Top 10 Local News Stories of 2018: No. 2 — County Implements Coordinated Entry for People Experiencing Homelessness
Top 10 local news stories of 2018
Through Monday, the Times-Call will count down the top stories of the year, as selected by the newspaper’s editors.
10. Longmont high school teams post successful seasons
9. Longmont allows recreational marijuana shops
8. Police officers cleared in shooting death of Gillie Thurby III
7. Longmont adopts 100 percent energy renewable goal.
6. Mile Hi Skydiving under scrutiny after skydiver death, noise controversy
5. Longmont passes affordable housing mandate
4. Rita-Gutierrez-Garcia disappears, believed dead; suspect facing charges in separate sexual assault
3. Proposition 12 fails as communities experiment with methods to contain extraction
2. County implements coordinated entry for people experiencing homelessness
Boulder County’s nascent coordinated entry program for the homeless yielded varying returns in 2018.
The system, officially Homeless Solutions for Boulder County but better known as Coordinated Entry, ideally diverts as many people as possible out of the system so they don’t become homeless in the first place, and the rest — the chronically homeless with mental health, substance abuse or physical health issues — are sheltered until they get housing.
While Boulder’s program began in earnest in late 2017, it has since been the target for some naysayers who fear that the system’s blind spots may be leaving a portion of the homeless population wanting more. Despite the criticism, the program has had success.
Through the beginning of December, 2,284 people have gone through coordinated entry in Boulder and Longmont, according to the city’s dashboard for homeless services. Of those, 301 have “exited” homelessness, either by being housed, sent to long-term programs such as Bridge House’s Ready to Work, or “reunified” with family or friends in Boulder or in another community.
“That really speaks to people accessing the system,” Wendy Schwartz, Boulder’s homeless initiatives manager, told the Camera in November. “It’s a very successful system and people are using it.”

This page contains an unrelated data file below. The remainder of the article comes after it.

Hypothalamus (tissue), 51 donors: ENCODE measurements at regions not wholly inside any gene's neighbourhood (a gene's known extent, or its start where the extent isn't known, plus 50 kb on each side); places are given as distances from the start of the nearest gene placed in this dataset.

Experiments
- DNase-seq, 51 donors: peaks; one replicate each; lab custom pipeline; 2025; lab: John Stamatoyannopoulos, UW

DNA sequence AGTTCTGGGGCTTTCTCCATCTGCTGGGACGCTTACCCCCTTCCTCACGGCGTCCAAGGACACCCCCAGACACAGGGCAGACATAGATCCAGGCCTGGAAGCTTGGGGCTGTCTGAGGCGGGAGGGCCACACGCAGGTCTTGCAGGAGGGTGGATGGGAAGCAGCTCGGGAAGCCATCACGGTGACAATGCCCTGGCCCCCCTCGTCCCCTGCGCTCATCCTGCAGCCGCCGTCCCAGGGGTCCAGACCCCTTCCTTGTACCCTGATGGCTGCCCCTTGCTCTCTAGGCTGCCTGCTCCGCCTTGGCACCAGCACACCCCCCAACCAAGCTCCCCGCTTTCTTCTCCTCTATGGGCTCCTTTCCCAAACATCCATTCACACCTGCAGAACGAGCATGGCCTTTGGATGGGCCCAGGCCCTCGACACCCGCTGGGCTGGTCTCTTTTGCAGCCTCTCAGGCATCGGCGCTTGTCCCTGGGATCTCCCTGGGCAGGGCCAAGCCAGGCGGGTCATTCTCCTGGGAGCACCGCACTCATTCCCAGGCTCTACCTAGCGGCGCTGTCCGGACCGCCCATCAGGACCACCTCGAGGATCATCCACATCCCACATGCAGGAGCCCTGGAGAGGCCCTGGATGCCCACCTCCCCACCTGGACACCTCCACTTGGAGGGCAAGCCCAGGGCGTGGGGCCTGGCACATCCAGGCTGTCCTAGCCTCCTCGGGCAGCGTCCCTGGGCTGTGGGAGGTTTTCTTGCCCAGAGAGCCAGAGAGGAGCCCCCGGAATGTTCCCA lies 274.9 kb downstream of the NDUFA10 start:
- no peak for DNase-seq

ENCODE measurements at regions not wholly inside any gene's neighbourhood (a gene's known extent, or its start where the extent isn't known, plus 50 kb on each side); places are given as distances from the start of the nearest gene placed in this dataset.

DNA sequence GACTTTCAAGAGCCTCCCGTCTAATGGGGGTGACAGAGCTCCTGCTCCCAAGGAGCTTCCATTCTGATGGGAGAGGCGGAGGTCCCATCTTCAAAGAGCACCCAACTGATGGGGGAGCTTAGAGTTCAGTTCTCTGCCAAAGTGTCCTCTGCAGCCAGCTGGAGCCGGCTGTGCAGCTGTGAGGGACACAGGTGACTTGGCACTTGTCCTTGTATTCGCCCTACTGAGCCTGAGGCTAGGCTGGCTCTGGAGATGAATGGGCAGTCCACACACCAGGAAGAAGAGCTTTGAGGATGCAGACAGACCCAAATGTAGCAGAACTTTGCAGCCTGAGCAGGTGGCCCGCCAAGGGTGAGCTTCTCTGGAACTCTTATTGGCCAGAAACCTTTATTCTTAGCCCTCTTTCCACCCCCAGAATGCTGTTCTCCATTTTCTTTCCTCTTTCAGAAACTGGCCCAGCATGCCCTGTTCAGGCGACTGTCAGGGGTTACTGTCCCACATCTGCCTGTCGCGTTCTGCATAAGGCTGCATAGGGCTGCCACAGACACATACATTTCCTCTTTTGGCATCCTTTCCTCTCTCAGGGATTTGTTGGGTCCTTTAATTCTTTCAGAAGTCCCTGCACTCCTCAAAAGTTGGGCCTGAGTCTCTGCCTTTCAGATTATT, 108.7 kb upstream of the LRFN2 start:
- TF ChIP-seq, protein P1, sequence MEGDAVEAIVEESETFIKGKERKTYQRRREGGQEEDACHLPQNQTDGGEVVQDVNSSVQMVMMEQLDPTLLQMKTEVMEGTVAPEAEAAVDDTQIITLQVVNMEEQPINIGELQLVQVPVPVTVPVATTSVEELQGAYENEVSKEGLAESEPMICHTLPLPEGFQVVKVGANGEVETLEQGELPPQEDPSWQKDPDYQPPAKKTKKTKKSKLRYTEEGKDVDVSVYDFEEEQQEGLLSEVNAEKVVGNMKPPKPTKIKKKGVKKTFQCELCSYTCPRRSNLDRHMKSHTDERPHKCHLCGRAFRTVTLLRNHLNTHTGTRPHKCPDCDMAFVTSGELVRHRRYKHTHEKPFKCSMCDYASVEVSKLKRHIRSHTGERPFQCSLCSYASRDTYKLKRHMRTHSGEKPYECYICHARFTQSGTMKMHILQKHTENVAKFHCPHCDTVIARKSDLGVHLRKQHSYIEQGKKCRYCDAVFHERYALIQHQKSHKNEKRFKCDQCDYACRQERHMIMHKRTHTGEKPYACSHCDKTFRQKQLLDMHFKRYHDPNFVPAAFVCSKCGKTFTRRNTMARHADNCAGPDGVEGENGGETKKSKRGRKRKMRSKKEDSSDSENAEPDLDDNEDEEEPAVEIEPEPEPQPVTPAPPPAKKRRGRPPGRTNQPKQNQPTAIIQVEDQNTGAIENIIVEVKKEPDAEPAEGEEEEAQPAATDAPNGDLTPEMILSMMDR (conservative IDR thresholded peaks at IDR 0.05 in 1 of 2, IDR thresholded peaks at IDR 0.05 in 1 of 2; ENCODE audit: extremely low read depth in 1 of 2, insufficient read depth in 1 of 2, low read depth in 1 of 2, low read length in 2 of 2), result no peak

The system has its critics. Most vocally from those who have criticized coordinated entry for the people it leaves out. Those who refuse to go through coordinated entry are turned away from shelters, he said, which creates a false sense that the program has been successful in reducing homelessness locally.
The Way Home, a new homeless advocacy organization in Longmont, formed just two and a half months ago as a group of stakeholders simply getting together to talk about homeless solutions for the area.
In November, it officially joined forces with Homeless Outreach Providing Encouragement, or HOPE, to begin planning a year-round homeless service center in Longmont — something that’s been talked about for decades.
The goal for the new facilities are to provide emergency shelter in a centralized location where people also can shower, do their laundry and talk with case managers as they try to navigate the coordinated entry system enacted last year as part of the Homeless Solutions for Boulder County program.
Longmont, for example, has reported spending less this year on cleaning up homeless encampments. It had cost Longmont around $8,000 through June, whereas the total last year was nearly $18,000.
Anthony Hahn: 303-473-1422, firstname.lastname@example.org or twitter.com/_anthonyhahn